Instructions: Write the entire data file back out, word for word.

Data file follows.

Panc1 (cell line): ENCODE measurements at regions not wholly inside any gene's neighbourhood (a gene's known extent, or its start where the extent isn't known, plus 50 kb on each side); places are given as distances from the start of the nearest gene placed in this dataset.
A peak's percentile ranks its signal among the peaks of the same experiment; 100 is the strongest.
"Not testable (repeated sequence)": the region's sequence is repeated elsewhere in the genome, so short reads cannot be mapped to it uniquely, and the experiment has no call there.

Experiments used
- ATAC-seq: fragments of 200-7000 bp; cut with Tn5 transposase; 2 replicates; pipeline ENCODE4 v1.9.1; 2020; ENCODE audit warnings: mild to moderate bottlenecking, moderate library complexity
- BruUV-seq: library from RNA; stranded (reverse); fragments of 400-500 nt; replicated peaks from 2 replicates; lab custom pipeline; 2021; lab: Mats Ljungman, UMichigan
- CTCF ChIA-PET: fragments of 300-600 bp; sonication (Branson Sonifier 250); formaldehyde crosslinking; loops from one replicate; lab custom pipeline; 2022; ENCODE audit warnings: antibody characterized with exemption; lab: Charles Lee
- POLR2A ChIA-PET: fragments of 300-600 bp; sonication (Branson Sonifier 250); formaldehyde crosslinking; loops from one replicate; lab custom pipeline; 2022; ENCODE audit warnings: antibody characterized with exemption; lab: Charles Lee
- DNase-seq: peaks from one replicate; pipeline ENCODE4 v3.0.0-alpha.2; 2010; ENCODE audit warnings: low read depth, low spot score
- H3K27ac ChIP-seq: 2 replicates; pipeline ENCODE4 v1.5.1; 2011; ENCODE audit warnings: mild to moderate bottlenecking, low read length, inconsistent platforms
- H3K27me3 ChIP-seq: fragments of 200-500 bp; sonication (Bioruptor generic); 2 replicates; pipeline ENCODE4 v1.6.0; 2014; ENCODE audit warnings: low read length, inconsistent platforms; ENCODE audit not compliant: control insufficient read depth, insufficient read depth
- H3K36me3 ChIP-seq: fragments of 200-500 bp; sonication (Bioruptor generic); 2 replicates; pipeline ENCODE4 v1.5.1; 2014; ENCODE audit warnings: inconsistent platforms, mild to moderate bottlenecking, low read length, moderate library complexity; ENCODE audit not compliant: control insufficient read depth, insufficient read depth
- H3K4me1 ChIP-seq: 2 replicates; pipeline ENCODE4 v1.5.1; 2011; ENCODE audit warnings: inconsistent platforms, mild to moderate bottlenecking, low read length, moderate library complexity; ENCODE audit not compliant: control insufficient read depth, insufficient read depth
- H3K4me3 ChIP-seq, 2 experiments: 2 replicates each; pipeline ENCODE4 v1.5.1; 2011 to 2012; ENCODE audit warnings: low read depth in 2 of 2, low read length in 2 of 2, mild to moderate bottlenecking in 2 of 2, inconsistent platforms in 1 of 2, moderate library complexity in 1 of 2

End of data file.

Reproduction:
Panc1 (cell line): ENCODE measurements at regions not wholly inside any gene's neighbourhood (a gene's known extent, or its start where the extent isn't known, plus 50 kb on each side); places are given as distances from the start of the nearest gene placed in this dataset.
A peak's percentile ranks its signal among the peaks of the same experiment; 100 is the strongest.
"Not testable (repeated sequence)": the region's sequence is repeated elsewhere in the genome, so short reads cannot be mapped to it uniquely, and the experiment has no call there.

Experiments used
- ATAC-seq: fragments of 200-7000 bp; cut with Tn5 transposase; 2 replicates; pipeline ENCODE4 v1.9.1; 2020; ENCODE audit warnings: mild to moderate bottlenecking, moderate library complexity
- BruUV-seq: library from RNA; stranded (reverse); fragments of 400-500 nt; replicated peaks from 2 replicates; lab custom pipeline; 2021; lab: Mats Ljungman, UMichigan
- CTCF ChIA-PET: fragments of 300-600 bp; sonication (Branson Sonifier 250); formaldehyde crosslinking; loops from one replicate; lab custom pipeline; 2022; ENCODE audit warnings: antibody characterized with exemption; lab: Charles Lee
- POLR2A ChIA-PET: fragments of 300-600 bp; sonication (Branson Sonifier 250); formaldehyde crosslinking; loops from one replicate; lab custom pipeline; 2022; ENCODE audit warnings: antibody characterized with exemption; lab: Charles Lee
- DNase-seq: peaks from one replicate; pipeline ENCODE4 v3.0.0-alpha.2; 2010; ENCODE audit warnings: low read depth, low spot score
- H3K27ac ChIP-seq: 2 replicates; pipeline ENCODE4 v1.5.1; 2011; ENCODE audit warnings: mild to moderate bottlenecking, low read length, inconsistent platforms
- H3K27me3 ChIP-seq: fragments of 200-500 bp; sonication (Bioruptor generic); 2 replicates; pipeline ENCODE4 v1.6.0; 2014; ENCODE audit warnings: low read length, inconsistent platforms; ENCODE audit not compliant: control insufficient read depth, insufficient read depth
- H3K36me3 ChIP-seq: fragments of 200-500 bp; sonication (Bioruptor generic); 2 replicates; pipeline ENCODE4 v1.5.1; 2014; ENCODE audit warnings: inconsistent platforms, mild to moderate bottlenecking, low read length, moderate library complexity; ENCODE audit not compliant: control insufficient read depth, insufficient read depth
- H3K4me1 ChIP-seq: 2 replicates; pipeline ENCODE4 v1.5.1; 2011; ENCODE audit warnings: inconsistent platforms, mild to moderate bottlenecking, low read length, moderate library complexity; ENCODE audit not compliant: control insufficient read depth, insufficient read depth
- H3K4me3 ChIP-seq, 2 experiments: 2 replicates each; pipeline ENCODE4 v1.5.1; 2011 to 2012; ENCODE audit warnings: low read depth in 2 of 2, low read length in 2 of 2, mild to moderate bottlenecking in 2 of 2, inconsistent platforms in 1 of 2, moderate library complexity in 1 of 2